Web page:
Montessori’s theory and philosophy of education were initially heavily influenced by the work of Jean Marc Gaspard Itard, Édouard Séguin, Friedrich Fröbel, and Johann Heinrich Pestalozzi, all of whom emphasized sensory exploration and manipulatives. Montessori’s first work with children with learning difficulties, at the Orthophrenic School in 1900–1901, used the methods of Itard and Séguin, training children in physical activities such as walking and the use of a spoon, training their senses by exposure to sights, smells, and tactile experiences, and introducing letters in tactile form. These activities developed into the Montessori “Sensorial” materials.
Montessori considered her work in the Orthophrenic School and her subsequent psychological studies and research work in elementary schools as “scientific pedagogy”, a concept current in the study of education at the time. She called for not just observation and measurement of students, but for the development of new methods which would transform them. “Scientific education, therefore, was that which, while based on science, modified and improved the individual.” Further, education itself should be transformed by science: “The new methods if they were run on scientific lines, ought to change completely both the school and its methods, ought to give rise to a new form of education.”
Casa dei Bambini
Working with non-disabled children in the Casa dei Bambini in 1907, Montessori began to develop her own pedagogy. The essential elements of her educational theory emerged from this work, described in The Montessori Method in 1912 and in The Discovery of the Child in 1948. Her method was founded on the observation of children at liberty to act freely in an environment prepared to meet their needs. Montessori came to the conclusion that the children’s spontaneous activity in this environment revealed an internal program of development, and that the appropriate role of the educator was to remove obstacles to this natural development and provide opportunities for it to proceed and flourish.
Accordingly, the schoolroom was equipped with child-sized furnishings, “practical life” activities such as sweeping and washing tables, and teaching material that Montessori had developed herself. Children were given the freedom to choose and carry out their own activities, at their own pace and following their own inclinations. In these conditions, Montessori made a number of observations which became the foundation of her work. First, she observed great concentration in the children and spontaneous repetition of chosen activities. She also observed a strong tendency in the children to order their own environment, straightening tables and shelves, and ordering materials. As children chose some activities over others, Montessori refined the materials she offered to them. Over time, the children began to exhibit what she called “spontaneous discipline”.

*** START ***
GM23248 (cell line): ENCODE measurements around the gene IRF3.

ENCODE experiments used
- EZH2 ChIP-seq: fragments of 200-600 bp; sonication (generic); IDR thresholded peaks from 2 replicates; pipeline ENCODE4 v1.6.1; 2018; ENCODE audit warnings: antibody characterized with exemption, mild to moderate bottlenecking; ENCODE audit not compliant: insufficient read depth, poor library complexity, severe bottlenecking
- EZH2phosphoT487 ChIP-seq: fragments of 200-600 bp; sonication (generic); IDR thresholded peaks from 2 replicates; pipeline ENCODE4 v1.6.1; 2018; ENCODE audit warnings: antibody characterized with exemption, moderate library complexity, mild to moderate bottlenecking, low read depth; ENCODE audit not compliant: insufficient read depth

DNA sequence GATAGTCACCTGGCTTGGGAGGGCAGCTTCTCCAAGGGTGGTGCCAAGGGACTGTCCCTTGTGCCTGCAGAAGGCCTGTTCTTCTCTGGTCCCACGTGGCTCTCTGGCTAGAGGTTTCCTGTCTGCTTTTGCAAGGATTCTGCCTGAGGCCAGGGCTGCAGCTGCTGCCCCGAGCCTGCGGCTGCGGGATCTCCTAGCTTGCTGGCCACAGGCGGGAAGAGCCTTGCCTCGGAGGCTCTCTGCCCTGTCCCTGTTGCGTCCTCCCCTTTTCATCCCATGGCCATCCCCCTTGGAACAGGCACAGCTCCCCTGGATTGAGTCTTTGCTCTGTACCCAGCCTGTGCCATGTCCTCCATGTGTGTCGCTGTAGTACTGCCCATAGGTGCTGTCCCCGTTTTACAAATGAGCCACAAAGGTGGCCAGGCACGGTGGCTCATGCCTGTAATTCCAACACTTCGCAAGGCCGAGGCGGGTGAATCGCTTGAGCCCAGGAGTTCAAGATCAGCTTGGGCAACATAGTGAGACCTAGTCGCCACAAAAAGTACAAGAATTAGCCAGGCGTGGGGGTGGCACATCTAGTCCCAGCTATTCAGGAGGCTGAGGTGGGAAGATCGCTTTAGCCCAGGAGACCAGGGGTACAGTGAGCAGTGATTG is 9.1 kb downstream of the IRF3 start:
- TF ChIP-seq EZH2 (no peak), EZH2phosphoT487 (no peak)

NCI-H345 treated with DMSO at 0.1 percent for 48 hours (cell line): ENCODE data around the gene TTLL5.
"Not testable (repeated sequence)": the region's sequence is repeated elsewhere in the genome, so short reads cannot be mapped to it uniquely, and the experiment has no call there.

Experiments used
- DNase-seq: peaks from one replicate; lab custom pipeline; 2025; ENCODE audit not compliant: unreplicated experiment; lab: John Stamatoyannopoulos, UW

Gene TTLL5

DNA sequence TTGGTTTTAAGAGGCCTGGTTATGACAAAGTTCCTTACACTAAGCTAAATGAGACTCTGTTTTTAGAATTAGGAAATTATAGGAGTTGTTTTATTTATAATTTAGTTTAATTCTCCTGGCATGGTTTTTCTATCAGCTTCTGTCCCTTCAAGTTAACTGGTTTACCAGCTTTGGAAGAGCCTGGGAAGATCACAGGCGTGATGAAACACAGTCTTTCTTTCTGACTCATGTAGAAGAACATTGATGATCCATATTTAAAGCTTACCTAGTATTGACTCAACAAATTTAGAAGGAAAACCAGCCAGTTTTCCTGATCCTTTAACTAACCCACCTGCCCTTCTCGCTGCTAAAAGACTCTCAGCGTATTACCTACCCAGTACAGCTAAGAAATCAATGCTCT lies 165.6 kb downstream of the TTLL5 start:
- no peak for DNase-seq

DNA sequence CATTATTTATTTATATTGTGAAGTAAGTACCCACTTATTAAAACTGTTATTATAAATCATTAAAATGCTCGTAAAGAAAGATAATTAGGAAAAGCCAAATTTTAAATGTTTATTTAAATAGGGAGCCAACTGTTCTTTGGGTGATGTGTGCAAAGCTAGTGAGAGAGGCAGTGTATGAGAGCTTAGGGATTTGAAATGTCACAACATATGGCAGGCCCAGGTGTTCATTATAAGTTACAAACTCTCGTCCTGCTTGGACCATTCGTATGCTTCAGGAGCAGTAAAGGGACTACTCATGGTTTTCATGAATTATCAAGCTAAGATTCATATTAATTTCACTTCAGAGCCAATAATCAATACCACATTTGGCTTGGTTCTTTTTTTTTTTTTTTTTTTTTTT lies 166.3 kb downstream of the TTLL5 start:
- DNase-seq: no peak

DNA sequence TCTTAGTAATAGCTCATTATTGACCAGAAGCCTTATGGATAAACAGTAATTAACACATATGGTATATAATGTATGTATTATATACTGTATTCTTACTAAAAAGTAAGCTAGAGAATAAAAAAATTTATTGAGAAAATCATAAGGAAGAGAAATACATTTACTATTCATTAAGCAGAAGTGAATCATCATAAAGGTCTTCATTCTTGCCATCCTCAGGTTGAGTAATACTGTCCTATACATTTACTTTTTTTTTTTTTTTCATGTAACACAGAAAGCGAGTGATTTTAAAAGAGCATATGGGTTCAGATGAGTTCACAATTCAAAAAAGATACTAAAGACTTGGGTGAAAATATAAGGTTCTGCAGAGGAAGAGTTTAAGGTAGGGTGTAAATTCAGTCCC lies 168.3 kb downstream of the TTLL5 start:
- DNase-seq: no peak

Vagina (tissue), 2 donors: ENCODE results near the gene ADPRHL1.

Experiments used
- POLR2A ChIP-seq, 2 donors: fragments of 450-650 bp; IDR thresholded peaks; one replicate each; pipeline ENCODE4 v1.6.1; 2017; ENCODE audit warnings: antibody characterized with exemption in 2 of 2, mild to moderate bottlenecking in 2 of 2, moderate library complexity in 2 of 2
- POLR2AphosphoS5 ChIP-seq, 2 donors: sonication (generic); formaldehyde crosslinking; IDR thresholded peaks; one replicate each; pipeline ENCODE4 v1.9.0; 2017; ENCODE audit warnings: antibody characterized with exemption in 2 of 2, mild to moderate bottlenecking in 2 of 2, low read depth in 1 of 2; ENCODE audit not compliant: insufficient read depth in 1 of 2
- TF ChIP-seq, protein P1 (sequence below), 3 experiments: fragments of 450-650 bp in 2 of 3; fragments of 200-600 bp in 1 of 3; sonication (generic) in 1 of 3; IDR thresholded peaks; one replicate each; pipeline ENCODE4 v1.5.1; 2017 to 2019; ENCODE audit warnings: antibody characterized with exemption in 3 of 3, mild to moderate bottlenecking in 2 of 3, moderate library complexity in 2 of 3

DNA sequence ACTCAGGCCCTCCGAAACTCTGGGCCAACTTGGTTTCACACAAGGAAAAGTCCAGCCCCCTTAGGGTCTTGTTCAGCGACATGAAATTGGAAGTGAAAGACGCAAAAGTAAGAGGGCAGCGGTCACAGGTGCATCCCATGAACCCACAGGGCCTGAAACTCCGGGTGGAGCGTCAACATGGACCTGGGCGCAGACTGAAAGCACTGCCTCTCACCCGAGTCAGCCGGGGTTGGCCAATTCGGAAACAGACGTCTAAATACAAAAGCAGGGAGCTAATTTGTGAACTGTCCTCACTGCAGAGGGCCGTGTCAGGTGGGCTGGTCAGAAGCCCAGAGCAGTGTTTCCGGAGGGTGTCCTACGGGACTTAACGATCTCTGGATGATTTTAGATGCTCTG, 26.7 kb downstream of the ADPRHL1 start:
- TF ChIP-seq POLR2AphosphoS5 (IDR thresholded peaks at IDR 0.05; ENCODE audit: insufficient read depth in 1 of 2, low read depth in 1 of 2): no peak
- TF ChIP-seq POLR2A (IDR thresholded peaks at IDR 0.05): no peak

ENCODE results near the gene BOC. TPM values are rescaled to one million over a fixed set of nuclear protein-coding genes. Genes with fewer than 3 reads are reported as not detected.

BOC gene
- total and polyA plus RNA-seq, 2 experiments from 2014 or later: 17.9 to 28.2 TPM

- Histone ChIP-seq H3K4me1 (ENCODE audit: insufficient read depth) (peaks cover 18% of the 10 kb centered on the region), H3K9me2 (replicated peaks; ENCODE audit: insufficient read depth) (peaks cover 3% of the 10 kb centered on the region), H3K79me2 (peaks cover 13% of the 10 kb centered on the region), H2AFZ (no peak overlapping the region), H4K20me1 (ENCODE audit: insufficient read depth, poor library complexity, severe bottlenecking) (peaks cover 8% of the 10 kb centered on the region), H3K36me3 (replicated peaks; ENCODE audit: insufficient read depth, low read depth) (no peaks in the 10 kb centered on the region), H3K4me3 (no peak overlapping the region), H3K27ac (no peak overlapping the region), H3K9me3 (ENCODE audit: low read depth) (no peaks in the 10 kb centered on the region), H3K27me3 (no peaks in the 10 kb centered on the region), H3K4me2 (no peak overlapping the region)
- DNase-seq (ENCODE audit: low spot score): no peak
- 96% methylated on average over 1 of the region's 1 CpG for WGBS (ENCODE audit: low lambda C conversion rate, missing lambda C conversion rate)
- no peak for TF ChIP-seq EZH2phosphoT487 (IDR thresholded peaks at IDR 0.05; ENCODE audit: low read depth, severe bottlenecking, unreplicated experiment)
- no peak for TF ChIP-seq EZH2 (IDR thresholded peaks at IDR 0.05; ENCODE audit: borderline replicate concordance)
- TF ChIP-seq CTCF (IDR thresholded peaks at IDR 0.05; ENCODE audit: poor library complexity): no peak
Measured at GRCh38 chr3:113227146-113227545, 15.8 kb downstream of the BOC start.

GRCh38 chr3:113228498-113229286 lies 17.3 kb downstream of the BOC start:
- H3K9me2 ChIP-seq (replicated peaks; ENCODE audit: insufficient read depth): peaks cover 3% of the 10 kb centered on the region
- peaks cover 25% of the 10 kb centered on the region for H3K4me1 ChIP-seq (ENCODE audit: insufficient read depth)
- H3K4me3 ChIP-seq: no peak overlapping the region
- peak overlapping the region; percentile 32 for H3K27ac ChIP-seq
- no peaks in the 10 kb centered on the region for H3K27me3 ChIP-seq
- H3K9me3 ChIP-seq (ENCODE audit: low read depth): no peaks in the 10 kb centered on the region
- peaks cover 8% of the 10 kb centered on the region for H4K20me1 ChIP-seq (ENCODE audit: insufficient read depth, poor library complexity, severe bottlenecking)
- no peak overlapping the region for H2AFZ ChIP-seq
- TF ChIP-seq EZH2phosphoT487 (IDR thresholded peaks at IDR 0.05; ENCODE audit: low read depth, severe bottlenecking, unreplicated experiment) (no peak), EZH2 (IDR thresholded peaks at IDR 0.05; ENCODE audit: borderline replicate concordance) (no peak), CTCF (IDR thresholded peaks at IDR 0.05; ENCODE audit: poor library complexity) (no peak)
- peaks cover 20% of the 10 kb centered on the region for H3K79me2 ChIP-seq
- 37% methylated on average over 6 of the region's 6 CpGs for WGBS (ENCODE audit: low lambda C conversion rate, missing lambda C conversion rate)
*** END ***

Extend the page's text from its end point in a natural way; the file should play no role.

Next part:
Further development and Montessori education today
Montessori continued to develop her pedagogy and her model of human development as she expanded her work and extended it to older children. She saw human behavior as guided by universal, innate characteristics in human psychology which her son and collaborator Mario M. Montessori Sr. identified as “human tendencies” in 1957. In addition, she observed four distinct periods, or “planes”, in human development, extending from birth to six years, from six to twelve, from twelve to eighteen, and from eighteen to twenty-four. She saw different characteristics, learning modes, and developmental imperatives active in each of these planes, and called for educational approaches specific to each period. Over the course of her lifetime, Montessori developed pedagogical methods and materials for the first two planes, from birth to age twelve, and wrote and lectured about the third and fourth planes. Maria created over 4,000 Montessori classrooms across the world and her books were translated into many different languages for the training of new educators. Her methods are installed in hundreds of public and private schools across the United States.
One of Montessori’s many accomplishments was the Montessori method. This is a method of education for young children that stresses the development of a child’s own initiative and natural abilities, especially through practical play. This method allowed children to develop at their own pace and provided educators with a new understanding of child development. Montessori’s book, The Montessori Method, presents the method in detail. Educators who followed this model set up special environments to meet the needs of students in three developmentally-meaningful age groups: 2–2.5 years, 2.5–6 years, and 6–12 years. The students learn through activities that involve exploration, manipulations, order, repetition, abstraction, and communication. Teachers encourage children in the first two age groups to use their senses to explore and manipulate materials in their immediate environment. Children in the last age group deal with abstract concepts based on their newly developed powers of reasoning, imagination, and creativity.